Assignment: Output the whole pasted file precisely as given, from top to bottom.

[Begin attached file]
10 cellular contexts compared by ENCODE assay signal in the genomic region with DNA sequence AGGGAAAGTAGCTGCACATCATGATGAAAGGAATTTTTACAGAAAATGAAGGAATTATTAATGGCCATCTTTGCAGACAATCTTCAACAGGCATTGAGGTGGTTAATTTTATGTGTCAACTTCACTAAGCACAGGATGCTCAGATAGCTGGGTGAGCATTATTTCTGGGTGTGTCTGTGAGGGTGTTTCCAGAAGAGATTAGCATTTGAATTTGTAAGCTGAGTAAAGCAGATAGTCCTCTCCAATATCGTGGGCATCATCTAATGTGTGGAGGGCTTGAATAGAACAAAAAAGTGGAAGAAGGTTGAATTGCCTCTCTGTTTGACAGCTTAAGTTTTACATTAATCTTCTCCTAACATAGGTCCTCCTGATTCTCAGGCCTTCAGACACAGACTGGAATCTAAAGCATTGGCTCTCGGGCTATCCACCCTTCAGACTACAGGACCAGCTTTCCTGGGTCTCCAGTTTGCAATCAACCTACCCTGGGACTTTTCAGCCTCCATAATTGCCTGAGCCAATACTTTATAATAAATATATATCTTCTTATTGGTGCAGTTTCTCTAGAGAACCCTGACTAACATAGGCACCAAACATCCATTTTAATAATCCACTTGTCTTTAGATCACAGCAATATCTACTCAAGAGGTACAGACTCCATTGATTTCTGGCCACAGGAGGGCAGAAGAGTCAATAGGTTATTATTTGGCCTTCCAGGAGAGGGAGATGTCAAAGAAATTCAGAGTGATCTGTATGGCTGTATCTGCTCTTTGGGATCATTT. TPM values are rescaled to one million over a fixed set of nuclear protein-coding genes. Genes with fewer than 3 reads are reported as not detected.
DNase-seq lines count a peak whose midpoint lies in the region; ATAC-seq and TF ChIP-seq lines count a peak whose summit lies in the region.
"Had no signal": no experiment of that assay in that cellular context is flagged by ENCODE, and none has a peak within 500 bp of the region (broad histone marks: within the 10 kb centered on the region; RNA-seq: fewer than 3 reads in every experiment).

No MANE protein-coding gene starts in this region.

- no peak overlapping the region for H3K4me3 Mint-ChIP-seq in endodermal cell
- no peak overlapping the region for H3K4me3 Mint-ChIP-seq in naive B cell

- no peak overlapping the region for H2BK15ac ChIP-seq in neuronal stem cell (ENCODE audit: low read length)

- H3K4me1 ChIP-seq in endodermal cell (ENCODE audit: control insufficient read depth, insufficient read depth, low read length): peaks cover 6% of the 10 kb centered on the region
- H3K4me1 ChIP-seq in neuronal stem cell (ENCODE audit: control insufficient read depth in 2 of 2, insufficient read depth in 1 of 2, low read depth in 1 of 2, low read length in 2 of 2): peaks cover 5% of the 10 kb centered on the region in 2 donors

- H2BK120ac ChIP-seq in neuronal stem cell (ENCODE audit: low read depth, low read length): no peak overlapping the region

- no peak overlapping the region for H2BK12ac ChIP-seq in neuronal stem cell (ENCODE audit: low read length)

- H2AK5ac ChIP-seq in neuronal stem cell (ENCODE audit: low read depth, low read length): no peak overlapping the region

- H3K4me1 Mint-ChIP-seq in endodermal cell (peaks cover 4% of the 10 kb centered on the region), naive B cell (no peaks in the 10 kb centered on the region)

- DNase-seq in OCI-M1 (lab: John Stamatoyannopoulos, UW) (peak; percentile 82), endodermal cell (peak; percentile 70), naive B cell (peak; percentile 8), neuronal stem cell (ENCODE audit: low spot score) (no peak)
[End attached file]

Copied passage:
10 cellular contexts compared by ENCODE assay signal in the genomic region with DNA sequence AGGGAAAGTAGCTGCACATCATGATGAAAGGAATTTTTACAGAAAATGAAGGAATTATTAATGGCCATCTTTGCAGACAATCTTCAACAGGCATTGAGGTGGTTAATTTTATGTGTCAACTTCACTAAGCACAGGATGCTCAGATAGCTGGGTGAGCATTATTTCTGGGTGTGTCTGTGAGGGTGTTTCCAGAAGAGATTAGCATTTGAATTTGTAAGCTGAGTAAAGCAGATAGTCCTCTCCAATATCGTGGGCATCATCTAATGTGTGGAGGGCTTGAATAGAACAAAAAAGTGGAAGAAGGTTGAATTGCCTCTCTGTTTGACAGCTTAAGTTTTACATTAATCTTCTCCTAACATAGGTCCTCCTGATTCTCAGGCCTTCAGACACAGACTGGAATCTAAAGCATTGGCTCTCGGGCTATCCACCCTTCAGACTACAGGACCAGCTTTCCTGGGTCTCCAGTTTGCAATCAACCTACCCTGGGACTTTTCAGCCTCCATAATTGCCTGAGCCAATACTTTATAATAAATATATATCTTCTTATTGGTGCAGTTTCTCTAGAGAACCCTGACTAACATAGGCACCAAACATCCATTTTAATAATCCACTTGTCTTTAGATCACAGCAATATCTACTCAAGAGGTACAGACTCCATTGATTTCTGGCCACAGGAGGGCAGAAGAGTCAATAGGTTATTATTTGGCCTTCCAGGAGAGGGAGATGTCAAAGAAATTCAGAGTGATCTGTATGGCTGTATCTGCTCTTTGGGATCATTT. TPM values are rescaled to one million over a fixed set of nuclear protein-coding genes. Genes with fewer than 3 reads are reported as not detected.
DNase-seq lines count a peak whose midpoint lies in the region; ATAC-seq and TF ChIP-seq lines count a peak whose summit lies in the region.
"Had no signal": no experiment of that assay in that cellular context is flagged by ENCODE, and none has a peak within 500 bp of the region (broad histone marks: within the 10 kb centered on the region; RNA-seq: fewer than 3 reads in every experiment).

No MANE protein-coding gene starts in this region.

- no peak overlapping the region for H3K4me3 Mint-ChIP-seq in endodermal cell
- no peak overlapping the region for H3K4me3 Mint-ChIP-seq in naive B cell

- no peak overlapping the region for H2BK15ac ChIP-seq in neuronal stem cell (ENCODE audit: low read length)

- H3K4me1 ChIP-seq in endodermal cell (ENCODE audit: control insufficient read depth, insufficient read depth, low read length): peaks cover 6% of the 10 kb centered on the region
- H3K4me1 ChIP-seq in neuronal stem cell (ENCODE audit: control insufficient read depth in 2 of 2, insufficient read depth in 1 of 2, low read depth in 1 of 2, low read length in 2 of 2): peaks cover 5% of the 10 kb centered on the region in 2 donors

- H2BK120ac ChIP-seq in neuronal stem cell (ENCODE audit: low read depth, low read length): no peak overlapping the region

- no peak overlapping the region for H2BK12ac ChIP-seq in neuronal stem cell (ENCODE audit: low read length)

- H2AK5ac ChIP-seq in neuronal stem cell (ENCODE audit: low read depth, low read length): no peak overlapping the region

- H3K4me1 Mint-ChIP-seq in endodermal cell (peaks cover 4% of the 10 kb centered on the region), naive B cell (no peaks in the 10 kb centered on the region)

- DNase-seq in OCI-M1 (lab: John Stamatoyannopoulos, UW) (peak; percentile 82), endodermal cell (peak; percentile 70), naive B cell (peak; percentile 8), neuronal stem cell (ENCODE audit: low spot score) (no peak)